You can almost feel the makers of Hitch Hike to Hell trying to reach for a measure of narrative and thematic legitimacy as they tell the lurid story of a disturbed young man who rapes and kills hitchhikers. Going relatively light on bloodshed and nudity, director Irv Berwick and his collaborators lean more heavily on scenes showing Howard Martin (Robert Gribbin) struggling with social awkwardness between episodes of homicidal rage. After all, Howard blacks out each time he encounters a hitchhiker, so the idea is that he’s nearly as much of a victim as the people he kills. Had Berwick and his collaborators approached this material with more sensitivity and skill, they might have realized the character-study potential of the piece. Alas, the acting, direction, and writing are all as weak as the production values, so instead of seeming like a serious picture with a few extreme elements, Hitch Hike to Hell seems like an extreme picture with a few serious elements—in other words, a trash epic without the courage of its convictions. Some details are interesting. The filmmakers convey a sense of workplace dynamics with scenes of Howard at the drycleaner’s shop for which he drives a delivery van. Similarly, bits of an exhausted local cop trying to convince horrible parents to keep their kids safe from a roving predator almost touch on provocative social issues. But it’s all for naught with the deluge of dumb dialogue and grody murder scenes. And whenever a film’s greatest point of interest is the presence of a Gilligan’s Island cast member, that’s a problem. Russell Johnson, known to millions of TV fans as “The Professor,” intermittently remembers to add pathos to his role as the cop. This is not a highlight of his filmography.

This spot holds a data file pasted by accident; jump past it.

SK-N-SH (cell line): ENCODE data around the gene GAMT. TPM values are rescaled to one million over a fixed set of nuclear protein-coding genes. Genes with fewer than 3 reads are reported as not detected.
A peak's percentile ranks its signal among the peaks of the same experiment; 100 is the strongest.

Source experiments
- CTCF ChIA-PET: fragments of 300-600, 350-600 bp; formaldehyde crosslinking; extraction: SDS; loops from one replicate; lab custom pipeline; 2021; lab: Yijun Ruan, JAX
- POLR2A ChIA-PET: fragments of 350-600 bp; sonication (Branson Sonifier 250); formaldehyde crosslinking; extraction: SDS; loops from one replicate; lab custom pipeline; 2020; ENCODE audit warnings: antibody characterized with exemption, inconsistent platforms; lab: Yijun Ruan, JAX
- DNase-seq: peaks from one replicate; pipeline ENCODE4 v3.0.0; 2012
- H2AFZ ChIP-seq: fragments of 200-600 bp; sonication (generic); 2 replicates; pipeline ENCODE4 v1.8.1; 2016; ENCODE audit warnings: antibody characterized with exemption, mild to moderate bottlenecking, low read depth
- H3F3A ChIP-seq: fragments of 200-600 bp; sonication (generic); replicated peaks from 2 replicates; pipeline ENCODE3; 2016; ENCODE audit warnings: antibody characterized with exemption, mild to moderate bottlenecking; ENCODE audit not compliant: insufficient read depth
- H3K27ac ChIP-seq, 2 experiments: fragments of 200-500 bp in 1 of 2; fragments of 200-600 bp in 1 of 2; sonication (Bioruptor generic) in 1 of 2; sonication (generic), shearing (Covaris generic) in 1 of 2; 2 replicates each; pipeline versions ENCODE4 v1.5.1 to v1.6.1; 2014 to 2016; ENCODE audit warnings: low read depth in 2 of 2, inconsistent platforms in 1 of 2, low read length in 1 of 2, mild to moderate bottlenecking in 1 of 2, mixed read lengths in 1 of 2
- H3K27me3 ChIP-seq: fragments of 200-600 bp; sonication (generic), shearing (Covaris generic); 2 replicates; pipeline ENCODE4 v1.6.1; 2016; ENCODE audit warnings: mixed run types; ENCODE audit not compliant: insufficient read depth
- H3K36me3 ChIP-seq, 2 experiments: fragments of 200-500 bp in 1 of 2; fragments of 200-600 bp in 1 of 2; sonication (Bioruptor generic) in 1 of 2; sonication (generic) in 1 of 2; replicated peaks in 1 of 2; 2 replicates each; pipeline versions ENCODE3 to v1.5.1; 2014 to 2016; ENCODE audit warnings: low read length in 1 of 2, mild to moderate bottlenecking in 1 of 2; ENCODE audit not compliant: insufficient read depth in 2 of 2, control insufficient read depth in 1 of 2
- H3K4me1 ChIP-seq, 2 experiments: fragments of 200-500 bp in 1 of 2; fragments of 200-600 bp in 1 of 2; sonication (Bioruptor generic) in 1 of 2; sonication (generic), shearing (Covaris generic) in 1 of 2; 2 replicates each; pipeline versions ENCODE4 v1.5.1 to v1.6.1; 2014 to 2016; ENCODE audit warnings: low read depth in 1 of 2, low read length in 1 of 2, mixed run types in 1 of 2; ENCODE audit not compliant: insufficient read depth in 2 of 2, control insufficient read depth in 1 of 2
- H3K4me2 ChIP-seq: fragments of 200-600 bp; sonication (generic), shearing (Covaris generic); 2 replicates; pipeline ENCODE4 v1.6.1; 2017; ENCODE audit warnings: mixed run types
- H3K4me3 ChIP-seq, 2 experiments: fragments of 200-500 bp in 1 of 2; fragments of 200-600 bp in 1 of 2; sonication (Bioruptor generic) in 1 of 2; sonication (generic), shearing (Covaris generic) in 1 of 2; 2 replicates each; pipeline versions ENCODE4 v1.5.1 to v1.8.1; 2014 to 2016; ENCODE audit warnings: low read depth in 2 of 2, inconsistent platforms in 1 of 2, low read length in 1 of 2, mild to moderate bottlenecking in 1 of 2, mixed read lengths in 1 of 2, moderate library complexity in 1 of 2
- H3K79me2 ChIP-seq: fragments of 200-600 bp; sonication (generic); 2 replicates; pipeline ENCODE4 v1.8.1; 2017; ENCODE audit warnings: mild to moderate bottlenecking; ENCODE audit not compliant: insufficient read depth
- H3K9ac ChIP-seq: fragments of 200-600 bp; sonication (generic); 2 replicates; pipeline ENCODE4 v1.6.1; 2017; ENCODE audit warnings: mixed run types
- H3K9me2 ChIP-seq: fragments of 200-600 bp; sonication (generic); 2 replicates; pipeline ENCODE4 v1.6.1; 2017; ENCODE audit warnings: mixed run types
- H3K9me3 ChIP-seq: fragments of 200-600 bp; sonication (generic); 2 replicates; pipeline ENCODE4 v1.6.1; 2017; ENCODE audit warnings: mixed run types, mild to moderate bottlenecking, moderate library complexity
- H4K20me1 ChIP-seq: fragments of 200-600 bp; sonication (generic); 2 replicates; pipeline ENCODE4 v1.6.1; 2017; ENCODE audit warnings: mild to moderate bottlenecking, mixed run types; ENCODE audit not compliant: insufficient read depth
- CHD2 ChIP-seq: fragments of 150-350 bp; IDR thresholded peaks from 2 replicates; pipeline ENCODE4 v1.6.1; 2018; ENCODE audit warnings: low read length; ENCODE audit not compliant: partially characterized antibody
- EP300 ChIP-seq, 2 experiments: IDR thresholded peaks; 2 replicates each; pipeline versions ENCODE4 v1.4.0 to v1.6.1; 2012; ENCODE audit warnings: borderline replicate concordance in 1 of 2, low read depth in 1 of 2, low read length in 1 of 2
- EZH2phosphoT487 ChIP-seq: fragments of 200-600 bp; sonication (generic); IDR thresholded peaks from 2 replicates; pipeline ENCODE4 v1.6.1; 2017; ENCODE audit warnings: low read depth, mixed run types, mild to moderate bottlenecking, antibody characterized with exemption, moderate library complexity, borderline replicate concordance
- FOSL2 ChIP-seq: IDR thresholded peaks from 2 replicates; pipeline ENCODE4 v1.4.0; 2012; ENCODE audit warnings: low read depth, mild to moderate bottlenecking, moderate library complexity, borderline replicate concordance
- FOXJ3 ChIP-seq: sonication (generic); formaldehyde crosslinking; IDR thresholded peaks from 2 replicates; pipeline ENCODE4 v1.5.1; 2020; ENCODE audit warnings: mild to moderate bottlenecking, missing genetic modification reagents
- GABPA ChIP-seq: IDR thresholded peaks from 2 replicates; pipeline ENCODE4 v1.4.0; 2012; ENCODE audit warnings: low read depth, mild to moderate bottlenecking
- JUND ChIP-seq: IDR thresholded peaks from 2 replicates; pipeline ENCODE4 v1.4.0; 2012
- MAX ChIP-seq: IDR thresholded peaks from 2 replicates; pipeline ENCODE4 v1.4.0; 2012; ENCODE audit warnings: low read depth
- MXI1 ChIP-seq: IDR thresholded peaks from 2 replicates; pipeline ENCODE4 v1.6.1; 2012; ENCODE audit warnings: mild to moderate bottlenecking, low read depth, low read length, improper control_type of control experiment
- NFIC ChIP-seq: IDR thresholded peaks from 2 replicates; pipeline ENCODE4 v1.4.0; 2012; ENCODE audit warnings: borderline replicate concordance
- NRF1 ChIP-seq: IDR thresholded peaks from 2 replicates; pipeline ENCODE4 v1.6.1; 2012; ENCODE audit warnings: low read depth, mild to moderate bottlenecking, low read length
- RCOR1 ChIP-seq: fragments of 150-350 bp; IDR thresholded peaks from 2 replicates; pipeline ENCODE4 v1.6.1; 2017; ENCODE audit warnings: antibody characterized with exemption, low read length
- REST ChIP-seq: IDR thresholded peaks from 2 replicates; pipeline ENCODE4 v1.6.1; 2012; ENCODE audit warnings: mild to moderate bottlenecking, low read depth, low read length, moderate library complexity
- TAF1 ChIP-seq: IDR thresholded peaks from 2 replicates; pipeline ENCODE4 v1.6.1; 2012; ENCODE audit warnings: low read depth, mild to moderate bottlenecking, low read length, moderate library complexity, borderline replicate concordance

Hitch Hike to Hell: LAME
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